(click image to view on Orlando Weekly site)
Nonprofit rescue group says the project was built almost entirely on community donations
The firefighters feared it was a baby. Responding to an emergency call, they heard persistent crying, but when they tracked the sound into an abandoned house, it led them to a box. Inside was not a baby but a puppy. They were relieved, but obligated to deal with it. What to do with an orphaned puppy in the middle of the night? There was only one person in Central Florida they could think to call at 1 a.m.: Judy Sarullo, founder of Pet Rescue by Judy, who keeps her phone beside her bed at night in case just such a call comes in. She’d rather lose sleep now, she says, than lose sleep later knowing that an animal didn’t get help when it needed it.
And so it was that Sarullo, who at 65 has a hard time navigating her hometown Sanford in daylight, much less a trek to Ocoee by streetlight, headed out to pick up the newest addition to her rescue fold, which includes more than 200 cats and 140 dogs.
“The police department thinks I’m their personal rescue,” Sarullo says. “I had one officer called me at 3 o’clock in the morning. … He used to come to my house when I lived in Orlando, and I’d go, ‘Where are you, officer?’ ‘I’m in front of the house, bring some cat carriers.’”
Sarullo’s demeanor is reminiscent of Lucille Ball – she’s always laughing, peculiar but driven, with a warm but brash charm and a New York accent. And though she has yet to be considered (as Ball was) for the National Women’s Hall of Fame, the Girl Scouts of America recently nominated her for their Women of Distinction award for her volunteer work with Dream Acres for Autism, where she successfully partnered two shelter dogs with autistic children in need of service dogs, as well as her day-to-day animal-welfare-driven work. “It’s such an honor,” she says of the recognition.
Another honor: that Sarullo has managed to build such immense community support for her rescue efforts that she’s gathered enough resources – including donated buildings, materials and monetary contributions – to construct the shelter of her dreams, which she hopes will be operable by October.
The $1.2 million facility, which will eventually include an animal shelter and spay/neuter clinic, is under construction now at 409 S. Laurel Ave. in Sanford. It will be the 11th space Pet Rescue by Judy has inhabited in the 21 years the organization has been rescuing animals in the Orlando area. Over the course of its lifetime, Pet Rescue by Judy – and, by extension, Sarullo herself – has been evicted, taken to court and pushed into run-down buildings without running water. Though built as a temporary care station for animals before adoption, the facility will be the first permanent residence of Pet Rescue by Judy –a place where Sarullo can, at last, truly own her cause.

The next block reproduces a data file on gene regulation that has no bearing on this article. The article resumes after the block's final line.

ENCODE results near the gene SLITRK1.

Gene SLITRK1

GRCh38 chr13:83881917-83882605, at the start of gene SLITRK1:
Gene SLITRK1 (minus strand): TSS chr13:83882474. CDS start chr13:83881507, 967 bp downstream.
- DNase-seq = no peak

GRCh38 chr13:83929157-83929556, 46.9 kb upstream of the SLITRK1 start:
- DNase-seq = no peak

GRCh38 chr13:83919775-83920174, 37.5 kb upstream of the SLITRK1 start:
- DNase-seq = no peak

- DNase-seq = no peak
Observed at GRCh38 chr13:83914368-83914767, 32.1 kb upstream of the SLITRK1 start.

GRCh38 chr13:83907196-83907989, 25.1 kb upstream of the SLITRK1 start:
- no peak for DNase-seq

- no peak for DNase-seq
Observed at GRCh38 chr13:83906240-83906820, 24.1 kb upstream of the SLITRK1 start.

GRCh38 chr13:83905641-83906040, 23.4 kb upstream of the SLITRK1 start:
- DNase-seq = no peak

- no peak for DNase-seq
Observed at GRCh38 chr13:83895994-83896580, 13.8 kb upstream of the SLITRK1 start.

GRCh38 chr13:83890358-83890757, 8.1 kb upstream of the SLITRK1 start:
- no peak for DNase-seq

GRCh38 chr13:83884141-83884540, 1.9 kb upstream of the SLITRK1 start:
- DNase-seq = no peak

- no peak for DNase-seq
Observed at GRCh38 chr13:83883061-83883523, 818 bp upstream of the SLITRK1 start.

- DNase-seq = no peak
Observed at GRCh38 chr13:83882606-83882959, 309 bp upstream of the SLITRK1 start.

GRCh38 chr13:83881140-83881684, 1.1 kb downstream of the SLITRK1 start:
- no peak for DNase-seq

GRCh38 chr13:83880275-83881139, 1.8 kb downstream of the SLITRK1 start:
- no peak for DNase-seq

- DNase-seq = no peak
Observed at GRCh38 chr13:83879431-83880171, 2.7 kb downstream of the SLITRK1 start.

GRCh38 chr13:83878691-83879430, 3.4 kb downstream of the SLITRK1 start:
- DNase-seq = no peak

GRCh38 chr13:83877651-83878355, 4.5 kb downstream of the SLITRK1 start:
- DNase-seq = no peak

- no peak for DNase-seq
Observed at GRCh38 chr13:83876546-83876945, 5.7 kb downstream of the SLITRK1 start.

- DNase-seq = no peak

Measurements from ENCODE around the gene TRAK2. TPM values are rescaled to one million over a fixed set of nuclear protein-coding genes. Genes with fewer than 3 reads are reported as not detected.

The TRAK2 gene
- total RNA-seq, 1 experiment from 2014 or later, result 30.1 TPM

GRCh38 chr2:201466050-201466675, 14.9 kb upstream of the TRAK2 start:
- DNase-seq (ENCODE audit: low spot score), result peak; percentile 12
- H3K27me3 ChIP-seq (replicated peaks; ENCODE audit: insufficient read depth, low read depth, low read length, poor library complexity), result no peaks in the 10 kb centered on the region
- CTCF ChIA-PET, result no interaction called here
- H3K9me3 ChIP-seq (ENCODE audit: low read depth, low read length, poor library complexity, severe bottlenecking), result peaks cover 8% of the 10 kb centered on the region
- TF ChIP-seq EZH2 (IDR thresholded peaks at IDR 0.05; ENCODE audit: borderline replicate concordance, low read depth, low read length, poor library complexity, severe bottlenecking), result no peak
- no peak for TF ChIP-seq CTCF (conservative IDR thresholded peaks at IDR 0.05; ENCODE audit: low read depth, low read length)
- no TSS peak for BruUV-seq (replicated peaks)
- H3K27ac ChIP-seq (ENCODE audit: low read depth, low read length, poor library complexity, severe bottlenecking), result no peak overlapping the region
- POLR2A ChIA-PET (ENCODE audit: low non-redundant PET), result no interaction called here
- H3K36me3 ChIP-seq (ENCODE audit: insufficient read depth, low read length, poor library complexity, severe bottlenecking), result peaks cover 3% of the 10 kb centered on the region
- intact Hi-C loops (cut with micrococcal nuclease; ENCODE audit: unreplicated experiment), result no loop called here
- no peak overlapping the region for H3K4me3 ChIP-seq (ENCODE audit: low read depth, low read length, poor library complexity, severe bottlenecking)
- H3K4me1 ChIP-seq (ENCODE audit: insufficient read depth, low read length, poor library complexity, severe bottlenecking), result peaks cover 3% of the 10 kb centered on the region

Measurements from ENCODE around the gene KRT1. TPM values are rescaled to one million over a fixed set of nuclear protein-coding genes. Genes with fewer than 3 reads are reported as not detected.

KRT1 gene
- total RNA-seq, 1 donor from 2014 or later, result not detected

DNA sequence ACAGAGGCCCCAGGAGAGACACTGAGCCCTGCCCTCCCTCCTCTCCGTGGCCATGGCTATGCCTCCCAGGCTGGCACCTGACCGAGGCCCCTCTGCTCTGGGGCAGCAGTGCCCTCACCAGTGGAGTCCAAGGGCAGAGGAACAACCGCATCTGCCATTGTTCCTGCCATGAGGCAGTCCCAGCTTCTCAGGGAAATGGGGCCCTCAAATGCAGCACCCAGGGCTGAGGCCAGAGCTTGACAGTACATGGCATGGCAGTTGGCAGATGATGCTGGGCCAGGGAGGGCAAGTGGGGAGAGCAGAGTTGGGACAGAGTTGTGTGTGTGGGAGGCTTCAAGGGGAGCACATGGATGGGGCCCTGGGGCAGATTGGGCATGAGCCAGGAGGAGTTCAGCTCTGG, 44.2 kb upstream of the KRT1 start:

Pet Rescue by Judy was founded in 1992 and made its first public appearance under a tent at an Orlando farmers market. As the small nonprofit rescue blossomed, it kept outgrowing its facilities – first Sarullo’s home, then its original location on Church Street, and next, a storefront adoption center, where Sarullo still does meet-and-greets, in the Oviedo Mall. Finally, the shelter found its way to Sanford, where she plans to stay for good.
Sarullo is an almost-accidental advocate. She originally wanted to be a vet, but her family didn’t have money for vet school. Her interest in pet rescue began when she and her husband set out to adopt a dog at an Orlando shelter in 1986. Sarullo fell for a Doberman, but her husband fell for the shelter’s oldest canine, an Old English sheepdog, who at 8 years old faced a death sentence on the coming Monday. Her husband’s insistence on adopting that particular dog resonated with Sarullo, and while she didn’t get her Doberman, she did get a new direction in life.
The sheepdog lived for eight more years, and during that time Sarullo decided she was going to personally ensure that every dog or cat she encountered would have the same opportunity for a better life. That mission has driven her for more than 20 years, thanks to a seemingly endless stream of volunteers who’ve flocked to help her. Area animal-rescue services frequently contact Sarullo to help with special-needs cases or to relieve overcrowding by taking animals that are considered highly adoptable. She helps thousands of animals per year, and though her rescue organization does charge adoption fees (which netted the organization nearly half a million dollars in revenue in 2011, according to documents on file with the IRS), she refuses to draw a salary for her work – instead, she makes sure the funding goes back to the care of the animals.